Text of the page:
FDA Commissioner Dr. Scott Gottlieb, among others, says the products are potentially less harmful options for adult smokers than smoking. This position has been challenged as nicotine use among teens rises. Preliminary federal data show the number of high school students using e-cigarettes surged 77 percent this year with about 20 percent of them using the devices within the last 30 days.

"The current situation with youth use of e-vapor products, left unchecked, has the potential to undermine the opportunity for adult smokers," Altria CEO Howard Willard wrote in a letter addressed to Gottlieb. "Because we believe in the long-term promise of e-vapor products and harm reduction, we are taking immediate action to address this complex situation."

Altria will remove its MarkTen pod-based products and will stop selling all flavors except for menthol or tobacco in its cig-a-like products until the FDA reviews and approves them. Cig-a-like devices are designed to look like a cigarette. Altria also supports federal legislation to make 21 the minimum age to buy tobacco products.

The maker of Marlboro and Virginia Slims, Altria sold just $220.3 million of e-cigarettes over the last year ended Oct. 6, according to Nielsen data compiled by Wells Fargo analyst Bonnie Herzog. That represents just 6 percent of the total $2.52 billion e-cigarette market. In comparison, market leader Juul generated $1.5 billion in revenue, or nearly 60 percent of all sales over the past year.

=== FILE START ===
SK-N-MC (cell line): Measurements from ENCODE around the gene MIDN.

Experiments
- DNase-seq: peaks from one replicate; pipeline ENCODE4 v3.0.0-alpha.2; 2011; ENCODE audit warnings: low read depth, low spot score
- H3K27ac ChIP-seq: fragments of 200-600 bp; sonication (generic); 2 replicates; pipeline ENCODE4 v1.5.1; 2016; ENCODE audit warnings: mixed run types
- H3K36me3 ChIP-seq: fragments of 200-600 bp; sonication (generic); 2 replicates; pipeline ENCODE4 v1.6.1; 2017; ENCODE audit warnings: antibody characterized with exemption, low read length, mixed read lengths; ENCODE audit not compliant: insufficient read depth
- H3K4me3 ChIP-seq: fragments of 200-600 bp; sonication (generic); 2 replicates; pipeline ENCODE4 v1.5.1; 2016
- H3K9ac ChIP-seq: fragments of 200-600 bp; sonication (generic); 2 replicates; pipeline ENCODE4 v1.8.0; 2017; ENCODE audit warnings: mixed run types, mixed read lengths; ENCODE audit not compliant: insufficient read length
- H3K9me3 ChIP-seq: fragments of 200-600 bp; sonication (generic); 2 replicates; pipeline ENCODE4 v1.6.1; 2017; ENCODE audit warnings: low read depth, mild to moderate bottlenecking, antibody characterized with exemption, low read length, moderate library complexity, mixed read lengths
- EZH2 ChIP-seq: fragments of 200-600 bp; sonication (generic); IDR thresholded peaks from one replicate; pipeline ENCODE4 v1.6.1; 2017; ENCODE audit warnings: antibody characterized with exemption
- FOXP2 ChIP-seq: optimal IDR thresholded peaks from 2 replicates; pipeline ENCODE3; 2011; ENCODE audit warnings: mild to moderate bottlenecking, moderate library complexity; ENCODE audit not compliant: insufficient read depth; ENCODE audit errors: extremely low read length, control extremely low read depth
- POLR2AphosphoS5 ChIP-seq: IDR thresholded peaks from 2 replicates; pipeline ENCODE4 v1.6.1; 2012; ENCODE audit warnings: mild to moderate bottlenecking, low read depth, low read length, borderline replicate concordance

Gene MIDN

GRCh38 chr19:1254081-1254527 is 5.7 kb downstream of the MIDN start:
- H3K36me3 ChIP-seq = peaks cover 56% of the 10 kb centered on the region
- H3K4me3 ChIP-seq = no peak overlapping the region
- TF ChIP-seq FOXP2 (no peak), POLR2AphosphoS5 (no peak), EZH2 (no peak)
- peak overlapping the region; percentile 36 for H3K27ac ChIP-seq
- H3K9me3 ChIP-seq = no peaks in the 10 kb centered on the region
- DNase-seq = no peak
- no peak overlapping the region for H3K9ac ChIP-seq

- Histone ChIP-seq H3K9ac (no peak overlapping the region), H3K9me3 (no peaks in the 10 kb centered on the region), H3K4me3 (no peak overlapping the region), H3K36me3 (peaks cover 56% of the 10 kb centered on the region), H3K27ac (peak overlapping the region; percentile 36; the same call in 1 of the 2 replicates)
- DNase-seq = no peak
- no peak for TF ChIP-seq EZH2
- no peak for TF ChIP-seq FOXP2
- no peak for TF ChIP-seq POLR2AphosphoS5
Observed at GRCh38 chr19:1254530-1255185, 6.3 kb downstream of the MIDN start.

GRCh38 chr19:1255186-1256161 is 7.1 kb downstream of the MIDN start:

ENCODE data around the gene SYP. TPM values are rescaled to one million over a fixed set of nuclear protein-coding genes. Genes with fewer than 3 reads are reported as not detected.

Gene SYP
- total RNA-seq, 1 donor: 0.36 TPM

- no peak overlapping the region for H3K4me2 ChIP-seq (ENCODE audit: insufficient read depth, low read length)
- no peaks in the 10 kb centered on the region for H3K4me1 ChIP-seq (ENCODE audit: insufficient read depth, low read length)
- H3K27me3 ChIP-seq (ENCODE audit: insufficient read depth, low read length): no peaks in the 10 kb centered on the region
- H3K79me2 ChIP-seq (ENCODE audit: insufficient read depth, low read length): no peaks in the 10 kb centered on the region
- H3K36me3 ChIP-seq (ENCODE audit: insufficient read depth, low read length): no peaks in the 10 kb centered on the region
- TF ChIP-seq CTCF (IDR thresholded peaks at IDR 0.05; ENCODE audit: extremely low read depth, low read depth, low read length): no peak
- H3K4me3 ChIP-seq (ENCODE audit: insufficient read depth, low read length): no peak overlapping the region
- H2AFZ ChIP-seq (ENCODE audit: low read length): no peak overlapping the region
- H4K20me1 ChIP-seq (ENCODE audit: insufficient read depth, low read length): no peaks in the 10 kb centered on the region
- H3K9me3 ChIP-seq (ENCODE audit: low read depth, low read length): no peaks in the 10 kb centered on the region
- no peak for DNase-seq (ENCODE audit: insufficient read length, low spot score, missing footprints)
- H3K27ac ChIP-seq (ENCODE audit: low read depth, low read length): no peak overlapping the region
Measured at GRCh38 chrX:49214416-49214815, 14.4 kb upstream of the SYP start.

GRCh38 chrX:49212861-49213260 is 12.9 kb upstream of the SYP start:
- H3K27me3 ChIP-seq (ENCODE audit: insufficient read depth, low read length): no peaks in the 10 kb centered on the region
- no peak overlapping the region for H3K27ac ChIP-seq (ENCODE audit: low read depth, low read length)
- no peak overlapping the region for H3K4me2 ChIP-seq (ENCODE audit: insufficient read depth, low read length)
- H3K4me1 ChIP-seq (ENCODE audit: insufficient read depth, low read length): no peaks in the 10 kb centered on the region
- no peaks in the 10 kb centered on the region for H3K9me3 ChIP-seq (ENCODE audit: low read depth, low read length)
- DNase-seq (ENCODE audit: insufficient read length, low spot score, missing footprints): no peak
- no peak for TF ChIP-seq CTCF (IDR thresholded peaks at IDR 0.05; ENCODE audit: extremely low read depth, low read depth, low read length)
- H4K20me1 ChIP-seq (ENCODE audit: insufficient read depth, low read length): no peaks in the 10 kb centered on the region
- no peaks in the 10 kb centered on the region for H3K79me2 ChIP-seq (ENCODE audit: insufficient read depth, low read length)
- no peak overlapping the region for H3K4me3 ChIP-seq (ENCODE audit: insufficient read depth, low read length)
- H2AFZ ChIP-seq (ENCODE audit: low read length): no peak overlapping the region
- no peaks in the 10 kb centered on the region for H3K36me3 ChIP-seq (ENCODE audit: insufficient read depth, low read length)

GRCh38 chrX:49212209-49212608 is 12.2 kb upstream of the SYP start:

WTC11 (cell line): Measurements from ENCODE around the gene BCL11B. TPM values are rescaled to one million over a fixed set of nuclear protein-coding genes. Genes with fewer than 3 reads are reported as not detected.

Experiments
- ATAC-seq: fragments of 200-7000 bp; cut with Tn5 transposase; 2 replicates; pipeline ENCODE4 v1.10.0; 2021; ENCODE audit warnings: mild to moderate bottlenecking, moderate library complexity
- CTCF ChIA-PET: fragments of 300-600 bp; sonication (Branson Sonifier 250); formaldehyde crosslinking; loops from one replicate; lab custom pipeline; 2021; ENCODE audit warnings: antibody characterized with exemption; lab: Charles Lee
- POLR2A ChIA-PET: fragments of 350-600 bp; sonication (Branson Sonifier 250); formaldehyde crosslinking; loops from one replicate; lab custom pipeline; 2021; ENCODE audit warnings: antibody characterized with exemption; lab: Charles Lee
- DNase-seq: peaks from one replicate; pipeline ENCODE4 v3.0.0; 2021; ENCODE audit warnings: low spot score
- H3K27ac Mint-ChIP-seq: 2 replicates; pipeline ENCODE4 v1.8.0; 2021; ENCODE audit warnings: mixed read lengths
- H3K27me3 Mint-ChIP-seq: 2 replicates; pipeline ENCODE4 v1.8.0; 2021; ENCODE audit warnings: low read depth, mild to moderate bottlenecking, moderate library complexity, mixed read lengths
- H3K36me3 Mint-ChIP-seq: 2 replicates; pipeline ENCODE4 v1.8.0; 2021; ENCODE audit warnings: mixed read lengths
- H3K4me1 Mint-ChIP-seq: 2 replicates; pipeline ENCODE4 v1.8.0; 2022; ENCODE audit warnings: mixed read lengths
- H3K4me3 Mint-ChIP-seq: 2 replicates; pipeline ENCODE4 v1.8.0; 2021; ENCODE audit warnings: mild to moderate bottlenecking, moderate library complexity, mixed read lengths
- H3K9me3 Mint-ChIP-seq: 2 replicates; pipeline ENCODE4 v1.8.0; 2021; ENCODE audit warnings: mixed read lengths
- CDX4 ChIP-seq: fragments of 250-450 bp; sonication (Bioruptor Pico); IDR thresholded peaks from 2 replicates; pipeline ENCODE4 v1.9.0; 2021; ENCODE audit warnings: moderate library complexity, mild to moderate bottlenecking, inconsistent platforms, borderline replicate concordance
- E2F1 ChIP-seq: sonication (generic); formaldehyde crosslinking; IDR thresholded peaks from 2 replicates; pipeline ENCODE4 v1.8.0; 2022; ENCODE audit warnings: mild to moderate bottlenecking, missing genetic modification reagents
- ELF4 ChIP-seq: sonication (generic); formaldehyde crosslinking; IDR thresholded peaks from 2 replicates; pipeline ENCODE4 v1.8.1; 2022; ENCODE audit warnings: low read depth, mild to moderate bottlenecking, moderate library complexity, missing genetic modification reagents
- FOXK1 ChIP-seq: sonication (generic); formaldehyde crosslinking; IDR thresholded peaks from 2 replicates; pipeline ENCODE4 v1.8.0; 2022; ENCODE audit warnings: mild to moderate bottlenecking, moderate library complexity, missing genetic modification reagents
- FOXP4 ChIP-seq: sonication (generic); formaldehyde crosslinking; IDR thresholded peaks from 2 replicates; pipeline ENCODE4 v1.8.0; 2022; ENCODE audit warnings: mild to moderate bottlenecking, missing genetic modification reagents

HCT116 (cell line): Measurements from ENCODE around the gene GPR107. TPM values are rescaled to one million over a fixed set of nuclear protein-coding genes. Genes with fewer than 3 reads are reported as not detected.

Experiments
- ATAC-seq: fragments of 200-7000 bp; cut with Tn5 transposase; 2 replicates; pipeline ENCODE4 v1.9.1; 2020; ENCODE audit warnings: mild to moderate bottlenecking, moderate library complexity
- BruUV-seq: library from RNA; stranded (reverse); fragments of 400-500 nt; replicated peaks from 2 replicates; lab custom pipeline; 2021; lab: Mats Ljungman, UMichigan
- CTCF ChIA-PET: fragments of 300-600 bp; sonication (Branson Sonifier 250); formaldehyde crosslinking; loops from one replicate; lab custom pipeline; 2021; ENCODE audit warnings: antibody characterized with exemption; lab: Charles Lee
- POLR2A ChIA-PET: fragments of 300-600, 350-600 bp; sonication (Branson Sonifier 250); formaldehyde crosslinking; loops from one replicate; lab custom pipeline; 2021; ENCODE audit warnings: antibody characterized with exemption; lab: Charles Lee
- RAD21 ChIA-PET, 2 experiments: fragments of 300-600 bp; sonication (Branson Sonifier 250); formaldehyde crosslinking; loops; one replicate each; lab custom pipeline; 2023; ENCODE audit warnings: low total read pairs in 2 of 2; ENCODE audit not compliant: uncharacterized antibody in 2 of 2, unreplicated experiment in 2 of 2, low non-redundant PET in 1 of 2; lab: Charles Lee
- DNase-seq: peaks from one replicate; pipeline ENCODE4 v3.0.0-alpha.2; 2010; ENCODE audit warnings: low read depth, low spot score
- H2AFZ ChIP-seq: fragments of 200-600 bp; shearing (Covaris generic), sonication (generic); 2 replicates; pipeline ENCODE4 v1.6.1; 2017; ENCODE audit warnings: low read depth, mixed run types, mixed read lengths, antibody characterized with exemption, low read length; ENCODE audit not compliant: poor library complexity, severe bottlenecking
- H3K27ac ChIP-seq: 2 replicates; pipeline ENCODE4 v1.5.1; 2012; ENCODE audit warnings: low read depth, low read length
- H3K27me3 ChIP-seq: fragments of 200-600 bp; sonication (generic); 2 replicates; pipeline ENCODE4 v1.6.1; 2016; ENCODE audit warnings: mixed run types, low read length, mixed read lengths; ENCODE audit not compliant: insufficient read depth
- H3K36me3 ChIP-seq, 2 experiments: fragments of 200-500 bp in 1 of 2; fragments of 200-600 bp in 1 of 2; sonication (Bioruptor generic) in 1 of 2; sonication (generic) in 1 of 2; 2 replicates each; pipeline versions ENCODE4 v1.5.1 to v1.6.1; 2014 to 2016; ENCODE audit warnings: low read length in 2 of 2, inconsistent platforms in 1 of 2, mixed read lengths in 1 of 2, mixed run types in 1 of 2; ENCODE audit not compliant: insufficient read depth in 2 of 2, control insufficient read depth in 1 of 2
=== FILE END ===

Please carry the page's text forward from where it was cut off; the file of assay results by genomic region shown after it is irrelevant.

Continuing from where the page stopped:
While e-cigarette makers say the devices are intended to help adult smokers quit, federal regulators say the sweeter flavors, like strawberry brulee and hazelnut cream, tend to attract teens. Altria agreed.

"As we looked at the data that is available and some of the remarks from the FDA, I think we concluded that the driver of the recent increase we think is pod-based products and in flavored products," Altria's Chief Financial Officer William Gifford told analysts on an earnings call Thursday.

The Big Tobacco company is far more dominant in selling conventional cigarettes. Over the past year, it has sold $33.19 billion, or 55 percent of the entire $60.23 billion cigarette category. Its best-selling brand, Marlboro, accounted for $28.8 billion, or 87 percent of Altria's cigarette revenue.

Additionally, Altria needs the FDA right now to enter what could be a new lucrative market, heat-not-burn. Philip Morris International is awaiting a decision from the FDA on whether it can introduce its heat-not-burn device, iQOS, in the U.S. If the agency clears it, Altria will sell it in the U.S.

Similar to e-cigarettes, the product is billed as a less risky alternative for current adult smokers. Philip Morris CEO Andre Calantzopoulos has said iQOS isn't as appealing to kids as e-cigarettes might be because they use real tobacco and only come in tobacco and menthol flavors, not fruity ones.

Altria has not given any financial estimates for iQOS. However, there are currently about 38 million adults who smoke in the U.S., according to the Centers for Disease Control and Prevention. Philip Morris has introduced iQOS in 43 markets so far, with the product generating $823 million in revenue during the third quarter, or 11 percent of its $7.5 billion total revenue.

The FDA said in a statement that it "appreciates any voluntary steps companies can take to address the youth access and appeal of e-cigarettes ... all policy options are on the table."